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Blair Made a Name for Everyone Else

By Ken Denlinger
Washington Post Staff Writer
November 16, 1995

In sports, the publicists are the people who put everyone else ahead of themselves, who push others toward and into the spotlight, whose best work almost always means that someone else basks in applause. They are paid to do that, of course, but the best ones gravitate naturally toward charity. That's why most of the prominent athletes in the Washington area over the past 45 years today mourn a man who almost never got his name in the papers, Joe Blair.

Blair, 72, who died yesterday of a stroke-related illness in a Pittsburgh hospital, was a pioneer in sports publicity, first and last (1950-62 and from 1983 on) with his beloved University of Maryland and in between with the Washington Redskins. So thoughtful was he that one of Maryland's most prominent athletes, former quarterback Jack Scarbath, named his second son Blair.

"He was born in 1954," Scarbath said over the phone from his home in Rising Sun, Md. "I was with the Redskins at the time, on a trip. We were living in College Park. Labor started sooner than expected and Joe {who had helped Scarbath become an all-American two years earlier} took Lynn to the hospital. Over the years, Joe spent most of his holidays with us -- and lots of time each summer."

A bachelor, Blair considered players and coaches his family. Many stayed at his Silver Spring home, which he bought in 1967 from former Redskins tight end Pat Richter, now the athletic director at the University of Wisconsin.

He received hundreds of cards in the hospital. Former Maryland football coach Bobby Ross and former Redskins general manager Bobby Beathard were among those who sent flowers.

"I've left messages for Billy Kilmer and Len Hauss," said former Redskins quarterback Sonny Jurgensen. "Joe was like a mother to all of us, because he took care of us for so long. When there was turmoil, Joe always stayed calm. He'd say: Don't worry. I'll take care of it.' "

Blair was distinctive in many ways. Each news release was a "pulitzer." Nothing in those releases, even proper names, was capitalized. He wore a bow tie, smoked much too much, loved tomatoes and managed to work with such enormous egos and eccentrics as Jim Tatum, Vince Lombardi, George Allen, Joe Don Looney and Duane Thomas. Last week against Virginia, Maryland quarterback Scott Milanovich and linebacker Kevin Plank each had a piece of tape on the back of his helmet with the script: "joe."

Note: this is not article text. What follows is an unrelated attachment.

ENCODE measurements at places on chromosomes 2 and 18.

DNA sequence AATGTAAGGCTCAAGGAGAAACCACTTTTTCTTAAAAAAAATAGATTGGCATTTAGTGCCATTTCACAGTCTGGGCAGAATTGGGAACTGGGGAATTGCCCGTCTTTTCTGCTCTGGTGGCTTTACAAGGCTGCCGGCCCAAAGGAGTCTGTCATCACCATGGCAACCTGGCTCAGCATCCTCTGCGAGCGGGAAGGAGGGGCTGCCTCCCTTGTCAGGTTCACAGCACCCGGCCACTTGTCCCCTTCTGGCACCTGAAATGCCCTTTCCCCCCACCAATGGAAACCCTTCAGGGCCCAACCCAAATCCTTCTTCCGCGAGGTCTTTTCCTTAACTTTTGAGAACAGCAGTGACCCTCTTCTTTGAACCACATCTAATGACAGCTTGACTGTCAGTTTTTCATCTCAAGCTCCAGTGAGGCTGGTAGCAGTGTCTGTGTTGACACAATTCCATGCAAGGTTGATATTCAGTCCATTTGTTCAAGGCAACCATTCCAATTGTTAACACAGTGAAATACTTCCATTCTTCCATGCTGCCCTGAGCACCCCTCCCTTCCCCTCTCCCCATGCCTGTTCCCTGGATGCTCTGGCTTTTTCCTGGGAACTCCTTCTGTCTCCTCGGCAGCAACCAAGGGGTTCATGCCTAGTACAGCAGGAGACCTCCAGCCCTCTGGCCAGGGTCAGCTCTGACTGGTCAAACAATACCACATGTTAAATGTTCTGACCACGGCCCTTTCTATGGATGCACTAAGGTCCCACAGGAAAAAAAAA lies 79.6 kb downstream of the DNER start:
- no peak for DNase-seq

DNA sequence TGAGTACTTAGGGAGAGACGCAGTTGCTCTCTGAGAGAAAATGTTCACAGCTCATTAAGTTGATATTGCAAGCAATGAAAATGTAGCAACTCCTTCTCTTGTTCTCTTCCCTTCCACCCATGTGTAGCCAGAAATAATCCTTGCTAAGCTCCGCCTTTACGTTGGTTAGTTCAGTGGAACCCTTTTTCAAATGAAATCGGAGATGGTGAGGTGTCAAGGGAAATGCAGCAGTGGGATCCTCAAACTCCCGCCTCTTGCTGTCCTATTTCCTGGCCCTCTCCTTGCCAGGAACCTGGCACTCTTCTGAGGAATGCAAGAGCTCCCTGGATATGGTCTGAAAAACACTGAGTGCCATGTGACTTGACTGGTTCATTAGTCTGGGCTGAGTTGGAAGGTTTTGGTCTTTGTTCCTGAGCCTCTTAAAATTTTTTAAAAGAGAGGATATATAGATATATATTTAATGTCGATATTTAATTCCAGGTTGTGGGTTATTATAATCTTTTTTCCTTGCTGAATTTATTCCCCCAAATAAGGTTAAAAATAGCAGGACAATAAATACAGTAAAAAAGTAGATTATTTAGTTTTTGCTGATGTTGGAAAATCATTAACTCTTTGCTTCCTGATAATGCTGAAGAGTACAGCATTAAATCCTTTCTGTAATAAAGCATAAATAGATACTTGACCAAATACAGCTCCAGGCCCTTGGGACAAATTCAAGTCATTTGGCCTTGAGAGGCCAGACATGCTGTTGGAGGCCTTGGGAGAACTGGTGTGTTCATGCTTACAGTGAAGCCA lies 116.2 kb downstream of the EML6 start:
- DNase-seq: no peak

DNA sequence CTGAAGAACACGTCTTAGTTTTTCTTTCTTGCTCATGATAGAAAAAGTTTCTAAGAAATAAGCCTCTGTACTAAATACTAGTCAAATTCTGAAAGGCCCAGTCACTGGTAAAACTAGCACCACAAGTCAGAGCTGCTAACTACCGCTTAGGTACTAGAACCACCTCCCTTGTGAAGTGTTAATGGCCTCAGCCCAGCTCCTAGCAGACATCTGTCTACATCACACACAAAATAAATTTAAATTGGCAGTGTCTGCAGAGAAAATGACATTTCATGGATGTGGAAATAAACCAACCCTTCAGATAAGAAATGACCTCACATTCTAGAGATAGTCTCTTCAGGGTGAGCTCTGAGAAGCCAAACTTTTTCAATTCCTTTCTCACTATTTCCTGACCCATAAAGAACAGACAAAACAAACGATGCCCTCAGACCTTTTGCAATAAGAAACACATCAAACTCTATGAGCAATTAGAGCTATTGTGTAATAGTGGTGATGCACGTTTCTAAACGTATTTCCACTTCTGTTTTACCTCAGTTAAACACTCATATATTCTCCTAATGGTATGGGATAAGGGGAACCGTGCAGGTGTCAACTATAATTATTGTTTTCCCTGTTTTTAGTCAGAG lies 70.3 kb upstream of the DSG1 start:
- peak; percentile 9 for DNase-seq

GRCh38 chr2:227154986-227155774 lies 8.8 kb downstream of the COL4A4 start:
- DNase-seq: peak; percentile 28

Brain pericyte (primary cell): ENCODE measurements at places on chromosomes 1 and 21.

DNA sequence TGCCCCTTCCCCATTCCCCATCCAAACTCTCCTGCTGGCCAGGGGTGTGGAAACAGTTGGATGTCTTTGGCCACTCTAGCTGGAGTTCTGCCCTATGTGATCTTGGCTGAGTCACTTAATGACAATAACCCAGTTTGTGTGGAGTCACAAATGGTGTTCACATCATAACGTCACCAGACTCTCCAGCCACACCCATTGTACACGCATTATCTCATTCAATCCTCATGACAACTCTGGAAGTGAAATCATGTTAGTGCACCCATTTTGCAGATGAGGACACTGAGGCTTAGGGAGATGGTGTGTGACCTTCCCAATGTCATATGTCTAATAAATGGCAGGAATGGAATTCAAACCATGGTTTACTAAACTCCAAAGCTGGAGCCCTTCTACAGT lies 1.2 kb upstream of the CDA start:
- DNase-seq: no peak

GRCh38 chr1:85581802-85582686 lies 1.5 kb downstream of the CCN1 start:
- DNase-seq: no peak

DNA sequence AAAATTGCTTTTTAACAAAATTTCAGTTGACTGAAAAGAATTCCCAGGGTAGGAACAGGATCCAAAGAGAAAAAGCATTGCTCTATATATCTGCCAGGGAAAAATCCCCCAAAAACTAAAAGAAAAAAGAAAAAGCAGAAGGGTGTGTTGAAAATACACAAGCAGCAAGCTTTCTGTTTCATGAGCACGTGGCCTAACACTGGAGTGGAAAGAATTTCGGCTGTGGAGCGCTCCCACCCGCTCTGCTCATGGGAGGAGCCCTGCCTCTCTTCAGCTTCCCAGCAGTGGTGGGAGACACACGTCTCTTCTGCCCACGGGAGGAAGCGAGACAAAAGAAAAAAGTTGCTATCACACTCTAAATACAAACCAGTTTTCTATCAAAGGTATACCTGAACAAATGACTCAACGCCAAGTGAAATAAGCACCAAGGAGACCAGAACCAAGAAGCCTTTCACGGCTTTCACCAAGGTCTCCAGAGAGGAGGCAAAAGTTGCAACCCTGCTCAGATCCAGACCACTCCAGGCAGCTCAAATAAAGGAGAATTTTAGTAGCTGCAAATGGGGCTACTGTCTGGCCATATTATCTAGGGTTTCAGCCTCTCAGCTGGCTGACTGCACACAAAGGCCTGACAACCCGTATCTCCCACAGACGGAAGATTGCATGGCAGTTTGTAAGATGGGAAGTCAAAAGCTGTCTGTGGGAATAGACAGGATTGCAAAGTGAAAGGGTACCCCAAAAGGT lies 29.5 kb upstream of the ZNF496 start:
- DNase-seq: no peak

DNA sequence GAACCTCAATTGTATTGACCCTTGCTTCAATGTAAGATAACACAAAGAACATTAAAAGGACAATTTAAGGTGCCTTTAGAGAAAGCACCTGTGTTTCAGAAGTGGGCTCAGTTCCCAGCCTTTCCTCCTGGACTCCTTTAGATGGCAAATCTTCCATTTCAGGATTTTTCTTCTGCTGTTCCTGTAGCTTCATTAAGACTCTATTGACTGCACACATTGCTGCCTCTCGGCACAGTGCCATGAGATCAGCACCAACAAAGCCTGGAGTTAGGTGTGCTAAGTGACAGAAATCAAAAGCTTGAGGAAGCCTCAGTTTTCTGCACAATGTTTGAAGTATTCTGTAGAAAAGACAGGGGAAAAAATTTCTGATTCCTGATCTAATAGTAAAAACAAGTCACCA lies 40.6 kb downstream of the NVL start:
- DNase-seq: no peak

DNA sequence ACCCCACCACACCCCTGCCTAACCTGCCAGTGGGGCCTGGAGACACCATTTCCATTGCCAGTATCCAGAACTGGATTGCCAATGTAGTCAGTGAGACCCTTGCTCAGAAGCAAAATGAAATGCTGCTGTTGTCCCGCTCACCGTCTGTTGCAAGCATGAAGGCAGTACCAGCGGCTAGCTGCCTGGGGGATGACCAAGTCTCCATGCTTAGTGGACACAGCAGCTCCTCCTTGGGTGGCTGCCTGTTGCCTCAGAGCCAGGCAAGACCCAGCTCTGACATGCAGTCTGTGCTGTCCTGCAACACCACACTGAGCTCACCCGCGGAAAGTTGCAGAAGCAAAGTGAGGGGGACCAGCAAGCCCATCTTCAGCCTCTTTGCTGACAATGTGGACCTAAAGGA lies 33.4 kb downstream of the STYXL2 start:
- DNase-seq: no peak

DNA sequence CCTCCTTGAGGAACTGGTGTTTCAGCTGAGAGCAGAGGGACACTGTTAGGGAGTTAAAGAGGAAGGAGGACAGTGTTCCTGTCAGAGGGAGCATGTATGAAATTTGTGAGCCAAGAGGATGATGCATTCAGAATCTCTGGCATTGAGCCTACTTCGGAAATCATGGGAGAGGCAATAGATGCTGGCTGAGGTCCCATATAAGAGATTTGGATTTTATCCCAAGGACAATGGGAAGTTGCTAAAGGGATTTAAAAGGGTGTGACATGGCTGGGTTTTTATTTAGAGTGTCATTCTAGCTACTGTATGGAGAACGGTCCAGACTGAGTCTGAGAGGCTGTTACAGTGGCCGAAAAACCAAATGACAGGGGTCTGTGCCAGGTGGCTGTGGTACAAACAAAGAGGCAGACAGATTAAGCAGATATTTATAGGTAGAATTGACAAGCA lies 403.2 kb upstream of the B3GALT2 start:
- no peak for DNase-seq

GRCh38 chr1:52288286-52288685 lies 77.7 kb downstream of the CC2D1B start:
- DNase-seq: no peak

At Maryland and with the Redskins, Blair helped lead the way for generations of publicists from the days of making the rounds of newspaper offices into an era often dominated by television and events that drew worldwide attention. The NFL often asked him to work its Super Bowls. Yet Blair also took time to get attention to the less-heralded teams at Maryland.

Blair combined the formal and the personal, such as the time he said he enjoyed his working relationship with then-Redskins coach Jack Pardee and also the fact that Pardee's wife, Phyllis, "makes terrific spaghetti."

Sometimes, Blair's tunnel vision was costly. He once was driving a reporter to the site of an exhibition game in Raleigh, N.C., when he noticed a police roadblock about 75 yards away. Blair suddenly realized he hadn't renewed his driver's license for at least two years and suggested he and the reporter exchange places. After the front-seat squirming had taken place, Blair looked in the rearview mirror -- and saw two policemen in the car behind. Laughing.

Fittingly, Blair was never much for mechanical innovations. He would peck away at a computer, but do his serious work on a typewriter. Cyberspace messages were okay. A phone call always was better.

There will be a service Nov. 30 in the Memorial Chapel at Maryland. In lieu of flowers, the family suggests donations to the Joe Blair Scholarship Fund, P.O. Box 295, College Park, Md., 20741.

© 1995 The Washington Post Company

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